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Mr. Kelly brings over thirty years of experience to the firm’s government contracts group. His practice combines both counseling and acting as an advocate on behalf of clients doing business in the government marketplace.  Mr. Kelly has knowledge of the government contracting process both on a federal and state level, and the specific laws, regulations, contract clauses and dispute resolution mechanisms in this specialized area. He provides advice and guidance to clients who are in the government supply chain, either as prime contractors, subcontractors or vendors. He reviews government solicitations with clients, prepares proposals, and negotiates teaming arrangements and subcontracts with other suppliers. He helps clients build and enhance their compliance programs. He assists clients in protecting their intellectual property and proprietary information concerning their businesses when doing business with the government. He advocates for clients who wrongfully were passed over for a contract award. He prepares claims arising under government contracts as a result of change orders, delays, and terminations for default or convenience. Mr. Kelly’s practice extends to a broad spectrum of industries and federal and state authorities for whom they supply research, products and services including, Medicare and Medicaid audit and investigation service providers; commercial software developers who modify their software for military applications; professional services providers for federal and state-sponsored hurricane relief efforts; raw materials and component suppliers to large military prime contractors; and biomedical and pharma research facilities working under SBIRs, CRADAs, and grants for health agencies.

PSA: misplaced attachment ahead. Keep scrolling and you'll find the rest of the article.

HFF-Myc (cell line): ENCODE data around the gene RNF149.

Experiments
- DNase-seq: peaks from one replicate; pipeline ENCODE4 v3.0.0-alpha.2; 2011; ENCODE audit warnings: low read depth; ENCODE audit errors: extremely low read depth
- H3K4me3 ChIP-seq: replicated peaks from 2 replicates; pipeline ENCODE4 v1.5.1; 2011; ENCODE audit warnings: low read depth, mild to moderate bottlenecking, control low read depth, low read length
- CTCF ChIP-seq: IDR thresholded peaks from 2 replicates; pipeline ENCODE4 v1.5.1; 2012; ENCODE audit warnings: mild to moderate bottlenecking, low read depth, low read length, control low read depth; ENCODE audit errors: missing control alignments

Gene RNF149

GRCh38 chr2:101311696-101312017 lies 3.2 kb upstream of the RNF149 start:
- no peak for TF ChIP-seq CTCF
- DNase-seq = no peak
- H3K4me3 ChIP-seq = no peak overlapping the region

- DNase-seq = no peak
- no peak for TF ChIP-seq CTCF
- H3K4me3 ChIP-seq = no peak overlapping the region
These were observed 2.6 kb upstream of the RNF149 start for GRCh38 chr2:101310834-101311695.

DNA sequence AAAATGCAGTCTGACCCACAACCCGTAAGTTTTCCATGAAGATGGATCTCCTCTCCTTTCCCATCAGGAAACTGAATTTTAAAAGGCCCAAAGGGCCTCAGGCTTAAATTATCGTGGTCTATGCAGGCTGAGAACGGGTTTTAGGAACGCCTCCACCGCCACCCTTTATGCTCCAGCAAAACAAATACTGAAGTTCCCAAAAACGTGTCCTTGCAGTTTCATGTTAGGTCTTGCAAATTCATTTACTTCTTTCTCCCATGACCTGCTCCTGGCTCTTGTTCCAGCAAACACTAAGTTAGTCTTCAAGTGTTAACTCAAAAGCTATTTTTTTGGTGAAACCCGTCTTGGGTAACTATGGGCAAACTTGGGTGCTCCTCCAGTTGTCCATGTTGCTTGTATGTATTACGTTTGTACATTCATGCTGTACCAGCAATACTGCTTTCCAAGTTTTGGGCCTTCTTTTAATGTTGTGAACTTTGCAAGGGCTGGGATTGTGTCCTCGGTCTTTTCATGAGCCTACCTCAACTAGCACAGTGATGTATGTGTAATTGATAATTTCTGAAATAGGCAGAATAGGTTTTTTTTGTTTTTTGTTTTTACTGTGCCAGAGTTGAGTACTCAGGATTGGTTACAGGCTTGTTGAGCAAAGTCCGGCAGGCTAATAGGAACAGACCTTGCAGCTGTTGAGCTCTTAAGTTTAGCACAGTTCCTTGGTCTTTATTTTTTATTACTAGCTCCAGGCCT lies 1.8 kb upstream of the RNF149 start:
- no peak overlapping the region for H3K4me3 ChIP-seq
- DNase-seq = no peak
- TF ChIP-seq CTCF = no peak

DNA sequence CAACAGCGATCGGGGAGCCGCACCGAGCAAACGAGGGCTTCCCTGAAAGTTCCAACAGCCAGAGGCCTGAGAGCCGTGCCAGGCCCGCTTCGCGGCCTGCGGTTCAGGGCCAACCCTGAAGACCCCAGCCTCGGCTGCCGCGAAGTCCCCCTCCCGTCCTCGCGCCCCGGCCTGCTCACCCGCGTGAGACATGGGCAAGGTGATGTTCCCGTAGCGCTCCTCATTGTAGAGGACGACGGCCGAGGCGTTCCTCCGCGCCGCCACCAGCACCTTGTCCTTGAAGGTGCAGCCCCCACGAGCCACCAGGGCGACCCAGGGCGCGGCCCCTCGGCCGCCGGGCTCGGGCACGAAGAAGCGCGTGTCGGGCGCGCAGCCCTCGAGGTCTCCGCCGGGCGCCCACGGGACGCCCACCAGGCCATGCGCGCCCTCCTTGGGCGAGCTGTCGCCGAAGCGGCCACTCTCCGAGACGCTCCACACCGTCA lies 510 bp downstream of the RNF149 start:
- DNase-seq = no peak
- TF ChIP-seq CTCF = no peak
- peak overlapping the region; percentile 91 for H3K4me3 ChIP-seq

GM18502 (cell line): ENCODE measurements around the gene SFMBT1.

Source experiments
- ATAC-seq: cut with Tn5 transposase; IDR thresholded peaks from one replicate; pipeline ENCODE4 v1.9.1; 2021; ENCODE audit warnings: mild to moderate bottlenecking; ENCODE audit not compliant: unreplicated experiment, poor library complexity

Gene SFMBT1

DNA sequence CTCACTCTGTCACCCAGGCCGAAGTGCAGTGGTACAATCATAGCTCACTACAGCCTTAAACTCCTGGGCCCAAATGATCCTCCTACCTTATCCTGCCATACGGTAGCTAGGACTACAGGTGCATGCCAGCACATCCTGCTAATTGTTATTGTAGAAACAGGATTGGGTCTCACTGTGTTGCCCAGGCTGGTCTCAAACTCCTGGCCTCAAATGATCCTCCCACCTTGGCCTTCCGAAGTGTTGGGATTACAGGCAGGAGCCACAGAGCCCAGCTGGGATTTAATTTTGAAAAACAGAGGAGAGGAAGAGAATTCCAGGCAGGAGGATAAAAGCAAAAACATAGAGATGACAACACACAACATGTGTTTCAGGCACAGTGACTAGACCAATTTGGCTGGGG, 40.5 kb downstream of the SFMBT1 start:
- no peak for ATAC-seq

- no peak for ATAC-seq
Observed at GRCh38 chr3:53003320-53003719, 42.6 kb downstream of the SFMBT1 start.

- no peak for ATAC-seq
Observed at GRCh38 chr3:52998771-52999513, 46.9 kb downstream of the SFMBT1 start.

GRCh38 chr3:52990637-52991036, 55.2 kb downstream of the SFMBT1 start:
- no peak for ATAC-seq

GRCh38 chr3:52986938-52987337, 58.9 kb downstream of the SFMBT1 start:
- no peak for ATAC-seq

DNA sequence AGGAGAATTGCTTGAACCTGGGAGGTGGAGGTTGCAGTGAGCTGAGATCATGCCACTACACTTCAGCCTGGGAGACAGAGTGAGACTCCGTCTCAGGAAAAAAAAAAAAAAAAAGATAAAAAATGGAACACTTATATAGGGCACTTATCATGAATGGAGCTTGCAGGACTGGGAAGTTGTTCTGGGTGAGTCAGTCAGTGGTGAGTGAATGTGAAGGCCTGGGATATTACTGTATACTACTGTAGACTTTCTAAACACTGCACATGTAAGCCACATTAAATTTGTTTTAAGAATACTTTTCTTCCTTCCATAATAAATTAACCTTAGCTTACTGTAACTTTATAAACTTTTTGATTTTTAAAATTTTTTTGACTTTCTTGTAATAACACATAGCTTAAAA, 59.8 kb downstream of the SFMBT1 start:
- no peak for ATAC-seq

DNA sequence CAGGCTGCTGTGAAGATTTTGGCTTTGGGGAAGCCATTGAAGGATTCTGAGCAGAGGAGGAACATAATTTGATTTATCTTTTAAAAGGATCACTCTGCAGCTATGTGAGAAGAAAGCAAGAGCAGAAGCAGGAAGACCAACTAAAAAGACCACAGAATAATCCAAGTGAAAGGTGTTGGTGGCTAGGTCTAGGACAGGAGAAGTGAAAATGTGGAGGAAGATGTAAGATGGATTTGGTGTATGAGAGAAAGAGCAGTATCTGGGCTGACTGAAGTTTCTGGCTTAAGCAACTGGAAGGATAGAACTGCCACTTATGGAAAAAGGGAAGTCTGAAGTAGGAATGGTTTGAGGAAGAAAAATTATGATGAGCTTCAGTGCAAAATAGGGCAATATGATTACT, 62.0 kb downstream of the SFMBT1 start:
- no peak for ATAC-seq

Judge R. Stan Baker of the US District Court for the Southern District of Georgia issued an order (Order) on December 7, 2021, enjoining the federal government “from enforcing the vaccine mandate for federal contractors and subcontractors in all covered contracts in any state or territory of the United States of America.” This comes on the heels of the November 30, 2021 order by a federal court in Kentucky (see our article here) blocking the federal government’s ability to enforce the obligation embedded in clauses in federal government contracts and other instruments requiring employees of federal contractors with covered contracts in Kentucky, Ohio, and Tennessee to be fully vaccinated by January 18, 2022.
Continue Reading Georgia Federal Court Blocks Federal Contractor COVID-19 Vaccine Mandate Nationwide

The Government’s enforcement of contract provisions implementing the COVID-19 vaccine mandate with regard to federal contractors and subcontractors required by President Biden’s Executive Order 14042 (the EO) was preliminarily enjoined by a federal court in Kentucky in a case brought by the states of Kentucky, Ohio, and Tennessee (and two Ohio sheriffs). In his Opinion and Order of November 30, 2021 (the Order), Judge Gregory F. Van Tatenhove of the US District Court for the Eastern District of Kentucky (the Kentucky court) concluded, among other findings, that it was likely that the President exceeded his authority under laws delegating to the President management of federal procurement and requiring federal agencies to engage in “full and open competition” procurements. The court also raised concerns about whether the President’s actions violated the Tenth Amendment of the Constitution and the “nondelegation doctrine,” a constitutional principle recognized by the US Supreme Court that Congress does not have unlimited discretion in delegating to the President the power to make laws.